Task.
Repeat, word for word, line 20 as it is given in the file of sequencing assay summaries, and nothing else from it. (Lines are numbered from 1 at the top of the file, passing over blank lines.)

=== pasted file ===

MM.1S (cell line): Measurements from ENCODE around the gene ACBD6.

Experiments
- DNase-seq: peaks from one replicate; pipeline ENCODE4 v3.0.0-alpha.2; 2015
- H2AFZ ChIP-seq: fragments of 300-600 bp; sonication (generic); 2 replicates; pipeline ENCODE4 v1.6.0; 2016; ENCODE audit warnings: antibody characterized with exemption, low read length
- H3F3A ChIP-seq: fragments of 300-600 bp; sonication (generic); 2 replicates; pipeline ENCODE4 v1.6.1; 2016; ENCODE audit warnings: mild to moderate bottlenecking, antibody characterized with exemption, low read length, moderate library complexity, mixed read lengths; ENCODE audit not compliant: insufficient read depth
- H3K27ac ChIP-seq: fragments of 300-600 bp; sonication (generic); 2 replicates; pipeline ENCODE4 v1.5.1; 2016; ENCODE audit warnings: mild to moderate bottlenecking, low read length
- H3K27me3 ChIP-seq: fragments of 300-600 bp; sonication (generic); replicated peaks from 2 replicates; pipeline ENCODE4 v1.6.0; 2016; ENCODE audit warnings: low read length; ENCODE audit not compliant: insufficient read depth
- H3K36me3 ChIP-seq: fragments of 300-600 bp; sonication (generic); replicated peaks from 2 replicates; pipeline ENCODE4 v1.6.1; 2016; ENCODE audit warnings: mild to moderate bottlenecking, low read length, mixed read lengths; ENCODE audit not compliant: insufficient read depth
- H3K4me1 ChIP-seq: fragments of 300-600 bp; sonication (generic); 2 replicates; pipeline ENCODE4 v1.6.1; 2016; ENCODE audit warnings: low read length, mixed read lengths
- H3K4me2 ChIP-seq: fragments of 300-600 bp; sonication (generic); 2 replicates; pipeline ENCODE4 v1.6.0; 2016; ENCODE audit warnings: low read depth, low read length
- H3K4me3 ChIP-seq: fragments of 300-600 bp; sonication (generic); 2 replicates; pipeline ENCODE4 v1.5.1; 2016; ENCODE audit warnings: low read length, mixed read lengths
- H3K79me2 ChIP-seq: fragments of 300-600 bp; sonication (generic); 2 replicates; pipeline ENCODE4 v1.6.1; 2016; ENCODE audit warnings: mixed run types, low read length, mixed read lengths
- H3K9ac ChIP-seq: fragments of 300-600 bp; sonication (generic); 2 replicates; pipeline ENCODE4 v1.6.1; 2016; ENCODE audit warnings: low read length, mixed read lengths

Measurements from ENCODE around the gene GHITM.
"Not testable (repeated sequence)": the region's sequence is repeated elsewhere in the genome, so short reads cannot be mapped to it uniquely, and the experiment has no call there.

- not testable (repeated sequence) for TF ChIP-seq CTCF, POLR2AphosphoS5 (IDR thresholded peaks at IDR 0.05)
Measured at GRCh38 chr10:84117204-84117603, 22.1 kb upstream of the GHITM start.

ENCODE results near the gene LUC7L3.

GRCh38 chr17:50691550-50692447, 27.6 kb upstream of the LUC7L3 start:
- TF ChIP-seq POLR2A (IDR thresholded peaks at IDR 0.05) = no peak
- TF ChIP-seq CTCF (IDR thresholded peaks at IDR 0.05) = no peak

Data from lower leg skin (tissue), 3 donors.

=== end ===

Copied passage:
- TF ChIP-seq POLR2A (IDR thresholded peaks at IDR 0.05) = no peak